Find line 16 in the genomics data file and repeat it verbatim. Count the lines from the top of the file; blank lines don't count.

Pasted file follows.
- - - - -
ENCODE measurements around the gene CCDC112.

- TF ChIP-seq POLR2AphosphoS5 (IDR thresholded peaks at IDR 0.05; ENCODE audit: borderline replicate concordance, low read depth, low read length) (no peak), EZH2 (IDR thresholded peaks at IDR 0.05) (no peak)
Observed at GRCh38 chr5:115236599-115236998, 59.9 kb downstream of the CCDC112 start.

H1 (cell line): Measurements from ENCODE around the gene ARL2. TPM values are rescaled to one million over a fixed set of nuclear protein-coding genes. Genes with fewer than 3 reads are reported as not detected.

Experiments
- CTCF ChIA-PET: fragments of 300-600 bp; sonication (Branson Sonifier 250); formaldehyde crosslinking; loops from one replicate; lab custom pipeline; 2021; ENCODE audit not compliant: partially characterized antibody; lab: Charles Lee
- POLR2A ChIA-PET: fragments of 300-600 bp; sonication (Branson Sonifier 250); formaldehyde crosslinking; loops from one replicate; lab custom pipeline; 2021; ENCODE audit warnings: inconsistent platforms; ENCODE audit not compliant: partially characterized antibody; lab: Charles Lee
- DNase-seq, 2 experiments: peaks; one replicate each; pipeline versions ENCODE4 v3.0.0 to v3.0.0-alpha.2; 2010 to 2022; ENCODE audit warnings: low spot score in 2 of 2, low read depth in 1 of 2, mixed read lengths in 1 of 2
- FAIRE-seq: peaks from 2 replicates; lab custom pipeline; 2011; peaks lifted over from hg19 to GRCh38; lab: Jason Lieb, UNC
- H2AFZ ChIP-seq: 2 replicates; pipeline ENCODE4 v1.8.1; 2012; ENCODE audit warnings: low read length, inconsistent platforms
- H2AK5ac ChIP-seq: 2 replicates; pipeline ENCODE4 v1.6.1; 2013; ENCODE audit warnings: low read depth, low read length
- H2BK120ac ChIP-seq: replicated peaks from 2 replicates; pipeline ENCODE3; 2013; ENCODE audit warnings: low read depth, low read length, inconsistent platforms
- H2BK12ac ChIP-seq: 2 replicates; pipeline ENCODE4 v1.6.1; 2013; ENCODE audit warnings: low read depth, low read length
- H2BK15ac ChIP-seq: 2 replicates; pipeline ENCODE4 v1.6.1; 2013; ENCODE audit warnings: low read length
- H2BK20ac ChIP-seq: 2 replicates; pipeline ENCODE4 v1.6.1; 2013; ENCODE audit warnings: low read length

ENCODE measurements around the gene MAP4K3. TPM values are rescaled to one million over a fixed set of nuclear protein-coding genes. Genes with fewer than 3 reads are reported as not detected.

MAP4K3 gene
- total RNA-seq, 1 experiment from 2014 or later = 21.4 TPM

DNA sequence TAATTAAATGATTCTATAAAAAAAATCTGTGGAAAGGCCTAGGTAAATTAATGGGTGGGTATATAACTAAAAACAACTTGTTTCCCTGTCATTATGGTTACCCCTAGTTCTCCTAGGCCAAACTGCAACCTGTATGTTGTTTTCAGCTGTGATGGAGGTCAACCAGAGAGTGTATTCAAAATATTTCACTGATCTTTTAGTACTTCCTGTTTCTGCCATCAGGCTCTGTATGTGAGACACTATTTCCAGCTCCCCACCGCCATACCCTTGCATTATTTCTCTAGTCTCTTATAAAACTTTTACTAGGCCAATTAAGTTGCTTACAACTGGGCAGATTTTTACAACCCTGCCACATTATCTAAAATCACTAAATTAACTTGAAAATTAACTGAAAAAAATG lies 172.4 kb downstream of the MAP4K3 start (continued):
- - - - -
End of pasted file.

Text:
ENCODE measurements around the gene MAP4K3. TPM values are rescaled to one million over a fixed set of nuclear protein-coding genes. Genes with fewer than 3 reads are reported as not detected.